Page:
I believe economist Bob Murphy is correct that I misinterpreted one of Sandeep Jaitly’s statements in his now-notorious interview with Max Keiser. I found Jaitly to be well meaning but not a particularly good teacher or clear speaker, so half the time I had to speculate on what he was driving at; it’s clear enough from the interview that Keiser himself didn’t quite grasp much of what Jaitly was saying. Jaitly’s statement (about money and money substitutes) remains incorrect no matter whether my interpretation or Bob’s is the right one, though.
Meanwhile, Keiser is promising a 6-12-month campaign on his program against Mises and Austrian economics. This will be a great teaching opportunity for the Austrians, since these programs will likely be as confused as the Jaitly interview (which poor Keiser, on his official Facebook page, called the most important interview he’s ever done). Of course, Keiser’s insistence on attacking the Austrians systematically will achieve nothing other than to ensure he has no libertarian viewers left.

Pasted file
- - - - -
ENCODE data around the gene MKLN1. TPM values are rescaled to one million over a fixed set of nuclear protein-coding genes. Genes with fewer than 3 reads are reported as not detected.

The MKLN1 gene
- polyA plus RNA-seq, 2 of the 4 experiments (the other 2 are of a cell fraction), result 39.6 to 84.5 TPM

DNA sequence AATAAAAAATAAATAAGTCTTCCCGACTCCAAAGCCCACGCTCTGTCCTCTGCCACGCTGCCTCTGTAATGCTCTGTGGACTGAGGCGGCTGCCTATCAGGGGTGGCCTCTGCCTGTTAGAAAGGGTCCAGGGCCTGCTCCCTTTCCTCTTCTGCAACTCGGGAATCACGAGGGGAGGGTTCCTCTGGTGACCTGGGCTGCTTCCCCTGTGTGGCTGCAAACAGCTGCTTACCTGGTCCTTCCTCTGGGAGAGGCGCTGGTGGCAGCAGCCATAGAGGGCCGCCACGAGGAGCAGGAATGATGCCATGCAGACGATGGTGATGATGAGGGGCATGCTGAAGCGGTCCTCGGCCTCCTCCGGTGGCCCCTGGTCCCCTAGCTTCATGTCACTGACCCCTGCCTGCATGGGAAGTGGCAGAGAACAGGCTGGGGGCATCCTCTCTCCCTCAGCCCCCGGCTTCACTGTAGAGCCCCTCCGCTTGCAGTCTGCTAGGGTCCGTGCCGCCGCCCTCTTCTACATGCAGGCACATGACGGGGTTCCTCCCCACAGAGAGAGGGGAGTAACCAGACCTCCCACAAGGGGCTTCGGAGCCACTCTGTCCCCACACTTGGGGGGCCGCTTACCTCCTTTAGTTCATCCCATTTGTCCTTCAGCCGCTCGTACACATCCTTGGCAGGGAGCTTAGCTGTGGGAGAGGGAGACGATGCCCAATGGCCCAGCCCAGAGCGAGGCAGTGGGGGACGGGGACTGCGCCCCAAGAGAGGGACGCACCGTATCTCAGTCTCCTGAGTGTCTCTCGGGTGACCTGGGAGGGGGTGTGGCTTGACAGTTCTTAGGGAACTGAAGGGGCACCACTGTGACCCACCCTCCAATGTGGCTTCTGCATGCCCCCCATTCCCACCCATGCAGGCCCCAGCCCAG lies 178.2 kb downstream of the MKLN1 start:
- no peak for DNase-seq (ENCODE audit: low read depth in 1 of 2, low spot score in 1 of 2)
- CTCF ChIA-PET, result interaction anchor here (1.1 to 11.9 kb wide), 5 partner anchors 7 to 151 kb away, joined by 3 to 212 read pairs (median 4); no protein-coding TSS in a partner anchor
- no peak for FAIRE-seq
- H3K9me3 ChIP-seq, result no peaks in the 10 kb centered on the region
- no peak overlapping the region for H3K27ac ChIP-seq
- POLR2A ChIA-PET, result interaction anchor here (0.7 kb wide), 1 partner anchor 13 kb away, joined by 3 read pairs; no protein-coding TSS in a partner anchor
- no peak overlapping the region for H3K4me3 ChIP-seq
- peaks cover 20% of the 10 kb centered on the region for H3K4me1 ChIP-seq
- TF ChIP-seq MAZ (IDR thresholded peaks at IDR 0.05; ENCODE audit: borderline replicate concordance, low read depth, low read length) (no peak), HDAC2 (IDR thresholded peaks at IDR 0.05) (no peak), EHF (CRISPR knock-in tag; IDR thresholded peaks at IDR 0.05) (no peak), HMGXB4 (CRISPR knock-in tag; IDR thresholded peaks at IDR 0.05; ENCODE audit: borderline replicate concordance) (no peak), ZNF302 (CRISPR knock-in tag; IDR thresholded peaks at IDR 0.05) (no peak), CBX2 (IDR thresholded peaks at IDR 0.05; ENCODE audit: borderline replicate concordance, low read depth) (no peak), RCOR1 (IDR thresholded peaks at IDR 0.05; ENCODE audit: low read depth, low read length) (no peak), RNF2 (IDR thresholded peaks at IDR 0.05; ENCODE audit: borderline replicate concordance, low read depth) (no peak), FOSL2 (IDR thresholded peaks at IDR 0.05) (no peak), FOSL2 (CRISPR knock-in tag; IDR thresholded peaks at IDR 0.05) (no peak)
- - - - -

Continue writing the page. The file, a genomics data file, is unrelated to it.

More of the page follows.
Keiser still refuses to answer my challenge, instead making vague promises about covering the subject in a few upcoming shows. I’m translating that as, “With enough smoke and mirrors, I’ll try to make people forget about the Woods challenge.”
Keiser is also attacking the Mises Institute. I knew that would happen. When I defeated Mark Levin in a debate and issued a challenge to him, he was all over the map in response — I was treated to a barrage of name calling and irrelevant arguments (one of which was, “Woods writes for a website that has been unkind to Ronald Reagan,” as if that meant my points about presidential war powers were wrong).
With every attack by Keiser on Mises and Austrian economics, think this: “Keiser still hasn’t answered the Woods challenge, and he’s hoping I won’t notice.” Think that every single time, and every single time you’ll still be right.